Needless to say, Human Rights Defenders (HRDs) have a key role in the protection and promotion of human rights. Notwithstanding their irreplaceable and indispensable function in pushing for an effective protection of the most elemental rights, however, it has been an undisputable fact that they often are the most targeted groups by governments and vulnerable, mainly due to the confrontational character of their job. Subsequently, as activists, they are viewed as dangerous, not only because of the subjects and areas of their activities but also due to the lack of effective protective mechanisms for HRDs.
Even though this problematique can be seen all over the world, it is more evident in the African, Asia and American continents due to the characteristics of the current issues in these regions.
In the American continent, with a focus on Latin-America and the Caribbean countries, the nature and context of the challenges that the affected HRDs are facing depend on the issues involved and the kinds of protected rights at stake. In this regard, the most common reports about the risks they face correspond to threats against defenders and their families, especially death threats, arbitrary arrests, and detention, (with the addition of ill-treatment while held in detention, murders, attempted murder, enforced disappearances, break-ins and any other kind of harassments). In addition, the restriction of the right to freedom of association and expression is still worrying in most of these countries, particularly against those in the profession of journalism.
The issues which are related to the economic, social and cultural rights revolve around the extractive industries and environmental rights issues involving indigenous people, afro-descendant, land defenders and environmentalist HRDs. The most affected defenders are thus the leaders of these communities and environmental movements. Further, a special concern is women, who face, not only general issues relating to HRDs but, also those that stem from the macho cultural atmosphere within these countries. In this regard, countries like ARGENTINA, CHILE, COLOMBIA, BOLIVIA, BRAZIL, COSTA RICA, ECUADOR, GUATEMALA, HONDURAS, MEXICO, NICARAGUA, PANAMA, PARAGUAY and PERU are facing serious challenges regarding the prevention of harm and the protection of HRDs within an alarming context of violence, persecution, impunity, and aggression in the region.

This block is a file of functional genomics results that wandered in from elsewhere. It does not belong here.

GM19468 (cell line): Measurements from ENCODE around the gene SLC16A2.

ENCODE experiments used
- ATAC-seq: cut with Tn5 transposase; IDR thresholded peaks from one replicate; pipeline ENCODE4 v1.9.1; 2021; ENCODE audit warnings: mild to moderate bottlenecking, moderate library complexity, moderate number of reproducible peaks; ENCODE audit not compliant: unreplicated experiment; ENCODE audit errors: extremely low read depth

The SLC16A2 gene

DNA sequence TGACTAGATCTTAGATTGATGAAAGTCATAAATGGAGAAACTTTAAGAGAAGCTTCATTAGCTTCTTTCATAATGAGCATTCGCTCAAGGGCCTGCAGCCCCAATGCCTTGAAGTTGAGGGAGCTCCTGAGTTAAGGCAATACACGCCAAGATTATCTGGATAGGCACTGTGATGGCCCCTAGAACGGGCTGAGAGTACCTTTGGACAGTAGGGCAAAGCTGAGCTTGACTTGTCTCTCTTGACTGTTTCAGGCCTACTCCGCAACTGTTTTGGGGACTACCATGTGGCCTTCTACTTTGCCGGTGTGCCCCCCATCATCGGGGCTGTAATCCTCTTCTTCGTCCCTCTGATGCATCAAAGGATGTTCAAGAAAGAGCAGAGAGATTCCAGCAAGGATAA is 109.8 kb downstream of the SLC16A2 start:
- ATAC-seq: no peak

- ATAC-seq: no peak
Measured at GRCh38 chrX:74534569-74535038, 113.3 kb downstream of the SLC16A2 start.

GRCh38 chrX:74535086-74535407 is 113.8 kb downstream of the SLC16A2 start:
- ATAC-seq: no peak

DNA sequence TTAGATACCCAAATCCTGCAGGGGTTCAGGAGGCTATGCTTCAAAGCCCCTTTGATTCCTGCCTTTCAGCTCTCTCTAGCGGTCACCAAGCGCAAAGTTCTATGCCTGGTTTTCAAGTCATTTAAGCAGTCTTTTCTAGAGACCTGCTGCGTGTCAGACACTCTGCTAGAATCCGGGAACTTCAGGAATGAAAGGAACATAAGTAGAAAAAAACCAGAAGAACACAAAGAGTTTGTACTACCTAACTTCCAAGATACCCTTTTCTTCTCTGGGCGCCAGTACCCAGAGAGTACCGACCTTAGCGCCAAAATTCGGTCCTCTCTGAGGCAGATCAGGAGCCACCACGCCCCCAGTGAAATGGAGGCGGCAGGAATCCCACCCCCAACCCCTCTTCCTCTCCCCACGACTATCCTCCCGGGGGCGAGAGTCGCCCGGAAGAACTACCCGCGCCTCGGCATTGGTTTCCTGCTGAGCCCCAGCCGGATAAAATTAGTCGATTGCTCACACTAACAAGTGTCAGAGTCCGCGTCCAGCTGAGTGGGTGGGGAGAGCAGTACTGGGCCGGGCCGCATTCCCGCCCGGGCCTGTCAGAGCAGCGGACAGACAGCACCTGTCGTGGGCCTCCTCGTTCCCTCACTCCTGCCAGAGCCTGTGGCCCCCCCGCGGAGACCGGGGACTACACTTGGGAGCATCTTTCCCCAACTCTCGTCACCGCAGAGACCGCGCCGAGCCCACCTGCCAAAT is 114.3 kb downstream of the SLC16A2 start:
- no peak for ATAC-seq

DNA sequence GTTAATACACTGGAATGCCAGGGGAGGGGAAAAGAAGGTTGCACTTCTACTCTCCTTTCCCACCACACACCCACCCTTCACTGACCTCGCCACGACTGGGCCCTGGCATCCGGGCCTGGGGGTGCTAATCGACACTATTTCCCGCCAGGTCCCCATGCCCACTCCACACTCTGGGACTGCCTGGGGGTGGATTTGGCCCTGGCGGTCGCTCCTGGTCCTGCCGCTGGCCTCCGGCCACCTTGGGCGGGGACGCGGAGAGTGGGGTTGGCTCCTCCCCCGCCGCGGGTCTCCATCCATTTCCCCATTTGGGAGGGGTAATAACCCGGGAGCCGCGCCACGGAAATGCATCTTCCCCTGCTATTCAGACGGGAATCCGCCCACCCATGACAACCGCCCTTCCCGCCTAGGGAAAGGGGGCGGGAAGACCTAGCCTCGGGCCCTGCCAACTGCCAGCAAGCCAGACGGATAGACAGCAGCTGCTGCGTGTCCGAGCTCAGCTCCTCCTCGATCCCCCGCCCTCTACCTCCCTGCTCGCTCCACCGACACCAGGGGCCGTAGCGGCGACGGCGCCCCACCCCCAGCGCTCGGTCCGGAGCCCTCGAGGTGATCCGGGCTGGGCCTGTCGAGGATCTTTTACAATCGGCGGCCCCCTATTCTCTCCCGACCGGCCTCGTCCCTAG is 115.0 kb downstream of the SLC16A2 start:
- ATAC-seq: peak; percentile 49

Moreover, in most cases, the difficulties are indistinctly suffered, both by women and men, HRD’s as the defended rights are more in connection with civil and political rights. The individual rights mostly subjected to the oppressive governmental system and the non-observance to the notion of the rule of law are the main points of hurdles to deal with in countries such as CUBA, VENEZUELA, and EL SALVADOR. In addition, HRD’s in COLOMBIA are permanent targets of killings, intimidations and other harassment and the corresponding encounters in the course of denouncing the multi-faceted human rights international humanitarian law violations committed by paramilitary groups and members of the security forces, as well as accompanying victims and survivors of violence. Even in countries such as Argentina, where crimes against humanity committed during the military dictatorships are being actively persecuted, HRD’s continue to face risks. HRD lawyers, who are legal representatives of relatives of the disappeared, or victims held in clandestine detentions during the dictatorship, suffer threats, harassments, break-ins and thefts – most of them in the Tucuman and Mendoza provinces. HRDs in the DOMINICAN REPUBLIC, PANAMA, and HAITI, have also been suffering many forms of harassment due to their pivotal role as defenders of the rights of migrants and internally displaced people, minorities, and stateless persons.
In addition to this, there is a special concern, in terms of growing risks, for defenders of the rights of lesbian, gay, bisexual, transgender and intersex (LGBTI) persons, as well as defenders within the LGBTI community itself. Countries like BELIZE, HONDURAS, JAMAICA and SAINT LUCIA are worth of mentioning in the context of the lack of harm prevention, and the protection of HRD’s in the alarming prevalence of violence and aggression in the region.
As it is observed, the challenges in the region are high and present a wide range of issues. Therefore, the concern is deep in going beyond providing effective support and protection for HRD’s.